The scariest part of #climatechange isn’t what we know, but what we don’t. #Auspol 


jpratt27

“It’s tough to make predictions, especially about the future”: so goes a Danish proverb attributed variously to baseball coach Yogi Berra and physicist Niels Bohr. Yet some things are so important — such as projecting the future impacts of climate change on the environment — that we obviously must try.
An Australian study published last week predicts that some rainforest plants could see their ranges reduced 95% by 2080. How can we make sense of that given the plethora of climate predictions?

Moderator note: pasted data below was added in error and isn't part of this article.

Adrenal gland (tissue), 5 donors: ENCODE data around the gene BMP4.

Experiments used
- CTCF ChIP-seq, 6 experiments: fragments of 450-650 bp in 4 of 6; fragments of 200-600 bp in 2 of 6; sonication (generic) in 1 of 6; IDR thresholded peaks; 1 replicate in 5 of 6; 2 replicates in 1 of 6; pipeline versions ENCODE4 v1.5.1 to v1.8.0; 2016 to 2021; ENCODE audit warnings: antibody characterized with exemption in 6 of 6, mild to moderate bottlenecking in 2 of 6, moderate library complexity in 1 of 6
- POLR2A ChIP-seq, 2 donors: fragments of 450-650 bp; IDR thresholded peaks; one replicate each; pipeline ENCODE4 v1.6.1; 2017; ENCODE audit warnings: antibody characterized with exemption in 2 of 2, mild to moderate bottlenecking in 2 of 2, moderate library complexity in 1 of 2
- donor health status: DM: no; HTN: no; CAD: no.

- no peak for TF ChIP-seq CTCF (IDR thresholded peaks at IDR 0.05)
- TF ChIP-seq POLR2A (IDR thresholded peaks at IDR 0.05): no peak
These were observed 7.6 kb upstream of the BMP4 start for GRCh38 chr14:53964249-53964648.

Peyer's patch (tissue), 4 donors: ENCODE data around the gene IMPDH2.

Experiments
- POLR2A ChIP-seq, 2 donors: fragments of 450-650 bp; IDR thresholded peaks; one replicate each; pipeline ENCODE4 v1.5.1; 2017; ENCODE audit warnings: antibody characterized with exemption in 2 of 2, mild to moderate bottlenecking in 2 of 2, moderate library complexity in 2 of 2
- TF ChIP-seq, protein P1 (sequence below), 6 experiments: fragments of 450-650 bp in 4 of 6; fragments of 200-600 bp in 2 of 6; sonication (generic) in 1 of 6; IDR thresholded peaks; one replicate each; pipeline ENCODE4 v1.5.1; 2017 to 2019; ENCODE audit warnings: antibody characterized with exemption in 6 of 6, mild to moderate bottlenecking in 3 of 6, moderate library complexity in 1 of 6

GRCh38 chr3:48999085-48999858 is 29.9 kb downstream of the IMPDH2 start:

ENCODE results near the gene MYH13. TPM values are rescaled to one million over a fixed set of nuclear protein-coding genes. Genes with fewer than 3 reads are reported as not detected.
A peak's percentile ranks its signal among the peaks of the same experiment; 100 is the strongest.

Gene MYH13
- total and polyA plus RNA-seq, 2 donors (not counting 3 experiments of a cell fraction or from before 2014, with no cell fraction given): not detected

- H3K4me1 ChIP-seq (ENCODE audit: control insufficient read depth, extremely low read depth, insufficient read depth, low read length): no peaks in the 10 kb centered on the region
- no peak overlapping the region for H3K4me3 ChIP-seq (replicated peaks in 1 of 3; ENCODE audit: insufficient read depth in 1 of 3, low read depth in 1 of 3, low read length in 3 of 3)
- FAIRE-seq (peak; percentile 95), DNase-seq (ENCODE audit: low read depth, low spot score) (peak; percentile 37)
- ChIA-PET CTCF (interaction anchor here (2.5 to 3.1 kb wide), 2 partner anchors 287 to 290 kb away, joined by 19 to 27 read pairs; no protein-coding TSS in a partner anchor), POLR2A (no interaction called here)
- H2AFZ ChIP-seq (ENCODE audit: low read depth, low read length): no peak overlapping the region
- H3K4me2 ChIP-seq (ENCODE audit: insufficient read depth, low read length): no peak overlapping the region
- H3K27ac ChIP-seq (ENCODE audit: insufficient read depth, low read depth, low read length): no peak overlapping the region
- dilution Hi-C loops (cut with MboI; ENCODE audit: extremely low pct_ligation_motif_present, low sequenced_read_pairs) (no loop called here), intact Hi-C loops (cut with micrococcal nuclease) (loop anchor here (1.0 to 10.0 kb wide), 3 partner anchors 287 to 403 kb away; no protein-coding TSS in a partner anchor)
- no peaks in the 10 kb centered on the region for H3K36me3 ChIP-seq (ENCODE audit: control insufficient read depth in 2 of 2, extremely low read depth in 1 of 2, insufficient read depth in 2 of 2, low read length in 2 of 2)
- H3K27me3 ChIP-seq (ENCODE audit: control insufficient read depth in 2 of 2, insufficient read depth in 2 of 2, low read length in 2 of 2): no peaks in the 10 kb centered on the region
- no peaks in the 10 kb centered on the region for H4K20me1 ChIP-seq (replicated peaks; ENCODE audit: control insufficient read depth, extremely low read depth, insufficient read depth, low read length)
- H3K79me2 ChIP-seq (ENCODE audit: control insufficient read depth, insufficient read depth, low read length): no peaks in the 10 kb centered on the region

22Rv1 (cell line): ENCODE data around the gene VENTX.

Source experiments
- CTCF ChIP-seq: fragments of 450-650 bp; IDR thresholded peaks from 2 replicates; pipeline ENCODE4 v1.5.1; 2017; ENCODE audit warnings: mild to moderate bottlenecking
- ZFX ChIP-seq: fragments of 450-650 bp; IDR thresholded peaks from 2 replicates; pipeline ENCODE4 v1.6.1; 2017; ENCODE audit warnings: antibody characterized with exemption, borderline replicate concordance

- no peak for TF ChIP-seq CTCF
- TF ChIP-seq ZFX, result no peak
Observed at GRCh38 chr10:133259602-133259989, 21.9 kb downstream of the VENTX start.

In a 2002 press briefing, Donald Rumsfeld, President George W. Bush’s Secretary of Defence, distinguished among different kinds of uncertainty: things we know, things we know we don’t know, and things we don’t know we don’t know. Though derided at the time for playing word games, Rumsfeld was actually making a good point: it’s vital to be clear about what we’re unclear about.
So here’s my attempt to…

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